Hol^born is both an area and also the name of the area’s principal street, known as High Holborn between St. Giles’s High Street and Gray’s Inn Road and then Hol^born Viaduct between Hol^born Circus and Newgate Street.
The area’s first mention is in a charter of Westminster Abbey, by King Edgar, dated to 959. This mentions ’the old wooden church of St Andrew’ (St Andrew, Hol^born). The name Holborn
may be derived from the Middle English hol
for hollow, and bourne
, a brook, referring to the River Fleet as it ran through a steep valley to the east.
It was at first outside the City’s jurisdiction and a part of Ossulstone Hundred in Middlesex. The original Bars were the boundary of the City of London from 1223, when the City’s jurisdiction was extended beyond the Walls, at Newgate, into the suburb here, as far as the point where the Bars where erected, until 1994 when the border moved to the junction of Chancery Lane. In 1394 the Ward of Farringdon Without was created, but only the south side of Holborn
was under its jurisdiction with some minor properties, such as parts of Furnival’s Inn, on the northern side.
District was created in 1855, consisting of the civil parishes and extra-parochial places of Glasshouse Yard, Saffron Hill, Hatton Garden
, Ely Rents and Ely Place
, St Andrew Holborn
Above the Bars with St George the Martyr and St Sepulchre. The Metropolitan Borough of Holborn
was created in 1900, consisting of the former area of the Holborn
District and the St Giles District, excluding Glasshouse Yard and St Sepulchre, which went to the Metropolitan Borough of Finsbury. The Metropolitan Borough of Holborn
was abolished in 1965 and its area now forms part of the London Borough of Camden.
In the 18th century, Holborn
was the location of the infamous Mother Clap’s molly house but in the modern era High Holborn
has become a centre for entertainment venues to suit more general tastes: 22 inns or taverns were recorded in the 1860s and the Holborn
Empire, originally Weston’s Music Hall, stood between 1857 and 1960, when it was pulled down after structural damage sustained in the Blitz. The theatre premièred the first full-length feature film in 1914, The World, the Flesh and the Devil
, a 50-minute melodrama filmed in Kinemacolour.
Charles Dickens took up residence in Furnival’s Inn, on the site of the former Prudential building designed by Alfred Waterhouse now named Holborn Bars
. Dickens put his character Pip, in Great Expectations, in residence at Barnard’s Inn
opposite, now occupied by Gresham College. Staple Inn, notable as the promotional image for Old Holborn
tobacco, is nearby. The three of these were Inns of Chancery. The most northerly of the Inns of Court, Gray’s Inn, is in Holborn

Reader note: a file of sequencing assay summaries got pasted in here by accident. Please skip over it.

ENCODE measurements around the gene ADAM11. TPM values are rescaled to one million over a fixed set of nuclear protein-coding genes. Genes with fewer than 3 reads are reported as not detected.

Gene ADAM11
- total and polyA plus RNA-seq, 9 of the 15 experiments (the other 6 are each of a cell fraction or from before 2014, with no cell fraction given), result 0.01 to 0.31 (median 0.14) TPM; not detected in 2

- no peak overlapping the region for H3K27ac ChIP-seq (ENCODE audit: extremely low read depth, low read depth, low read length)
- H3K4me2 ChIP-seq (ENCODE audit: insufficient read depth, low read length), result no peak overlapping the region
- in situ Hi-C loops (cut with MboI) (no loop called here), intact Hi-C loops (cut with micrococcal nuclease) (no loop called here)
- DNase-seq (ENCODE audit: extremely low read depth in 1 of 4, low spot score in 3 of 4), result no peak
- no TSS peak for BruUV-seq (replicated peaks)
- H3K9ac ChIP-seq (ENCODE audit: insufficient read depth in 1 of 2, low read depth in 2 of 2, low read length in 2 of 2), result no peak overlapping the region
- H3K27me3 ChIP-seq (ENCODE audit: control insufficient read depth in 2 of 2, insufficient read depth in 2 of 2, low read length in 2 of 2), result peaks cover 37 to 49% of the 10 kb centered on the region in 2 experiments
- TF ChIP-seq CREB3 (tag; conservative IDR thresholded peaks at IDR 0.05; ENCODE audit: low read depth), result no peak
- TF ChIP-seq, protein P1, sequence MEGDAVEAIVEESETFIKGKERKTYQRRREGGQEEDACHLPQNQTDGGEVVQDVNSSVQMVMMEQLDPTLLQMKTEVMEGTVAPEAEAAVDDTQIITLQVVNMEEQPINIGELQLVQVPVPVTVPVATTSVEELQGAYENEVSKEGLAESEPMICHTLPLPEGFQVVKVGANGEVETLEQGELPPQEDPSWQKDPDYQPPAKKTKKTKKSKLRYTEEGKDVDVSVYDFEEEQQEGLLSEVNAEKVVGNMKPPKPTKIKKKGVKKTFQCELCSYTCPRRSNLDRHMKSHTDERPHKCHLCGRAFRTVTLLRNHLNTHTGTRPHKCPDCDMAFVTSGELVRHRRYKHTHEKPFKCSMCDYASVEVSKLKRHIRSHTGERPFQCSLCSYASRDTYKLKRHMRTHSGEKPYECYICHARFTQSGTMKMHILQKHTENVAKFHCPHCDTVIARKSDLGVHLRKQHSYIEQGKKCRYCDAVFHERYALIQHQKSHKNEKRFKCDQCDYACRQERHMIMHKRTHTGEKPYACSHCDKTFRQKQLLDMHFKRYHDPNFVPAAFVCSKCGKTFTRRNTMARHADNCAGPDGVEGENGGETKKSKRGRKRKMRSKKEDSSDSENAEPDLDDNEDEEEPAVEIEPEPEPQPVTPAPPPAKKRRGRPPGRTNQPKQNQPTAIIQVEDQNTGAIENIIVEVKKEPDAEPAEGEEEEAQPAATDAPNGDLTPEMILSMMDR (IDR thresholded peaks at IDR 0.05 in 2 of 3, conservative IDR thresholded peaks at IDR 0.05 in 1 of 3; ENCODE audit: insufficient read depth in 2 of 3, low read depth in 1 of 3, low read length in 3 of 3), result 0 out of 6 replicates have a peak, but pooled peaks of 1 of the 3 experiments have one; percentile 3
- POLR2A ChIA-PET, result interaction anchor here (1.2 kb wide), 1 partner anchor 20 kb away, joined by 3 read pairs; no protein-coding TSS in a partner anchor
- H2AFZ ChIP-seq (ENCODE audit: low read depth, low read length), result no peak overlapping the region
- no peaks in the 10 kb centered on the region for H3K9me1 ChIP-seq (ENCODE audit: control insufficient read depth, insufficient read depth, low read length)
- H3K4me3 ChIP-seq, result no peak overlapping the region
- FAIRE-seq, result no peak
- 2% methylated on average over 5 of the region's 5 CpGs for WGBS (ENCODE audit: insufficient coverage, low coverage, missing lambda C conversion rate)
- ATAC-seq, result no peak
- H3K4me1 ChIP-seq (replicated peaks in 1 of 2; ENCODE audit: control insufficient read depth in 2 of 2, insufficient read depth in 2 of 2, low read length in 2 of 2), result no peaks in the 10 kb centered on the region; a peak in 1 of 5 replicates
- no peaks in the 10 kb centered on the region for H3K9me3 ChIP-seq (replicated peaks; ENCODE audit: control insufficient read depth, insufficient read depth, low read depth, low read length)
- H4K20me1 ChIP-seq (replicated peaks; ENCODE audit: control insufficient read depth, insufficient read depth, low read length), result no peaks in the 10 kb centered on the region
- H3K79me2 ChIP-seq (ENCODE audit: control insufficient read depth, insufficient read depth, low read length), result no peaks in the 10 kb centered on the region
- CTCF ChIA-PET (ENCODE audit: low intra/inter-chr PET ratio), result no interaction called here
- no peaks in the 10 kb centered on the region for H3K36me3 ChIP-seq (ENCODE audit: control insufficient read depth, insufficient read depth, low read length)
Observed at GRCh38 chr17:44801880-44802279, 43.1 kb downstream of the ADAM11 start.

, as is Lincoln’s Inn: the area has been associated with the legal professions since mediaeval times, and the name of the local militia (now Territorial Army unit, the Inns of Court & City Yeomanry) still reflects that. Subsequently the area diversified and become recognisable as the modern street.
A plaque stands at number 120 commemorating Thomas Earnshaw’s invention of the Marine chronometer, which facilitated long-distance travel. At the corner of Hatton Garden
was the old family department store of Gamages. Until 1992, the London Weather Centre was located in the street. The Prudential insurance company relocated in 2002. The Daily Mirror offices used to be directly opposite it, but the site is now occupied by Sainsbury’s head office.
, the centre of the diamond trade, was leased to a favourite of Queen Elizabeth I, Sir Christopher Hatton at the insistence of the Queen to provide him with an income. Behind the Prudential Building lies the Anglo-Catholic church of St Alban the Martyr.
In the early 21st century, Holborn
has become the site of new offices and hotels: for example, the old neoclassical Pearl Assurance building near the junction with Kingsway was converted into an hotel in 1999.
station is located at the junction of High Holborn
and Kingsway. Situated on the Piccadilly and Central Lines, it is the only station common to the two lines, although the two lines also cross each other three times in West London.
The station was opened by the Great Northern, Piccadilly and Brompton Railway (GNP&BR, now the Piccadilly Line) on 15 December 1906 with the name Holborn (Kingsway)
. Kingsway was a new road, cutting south from High Holborn
through an area of cleared slums to Strand. The suffix was dropped from tube maps in the 1960s.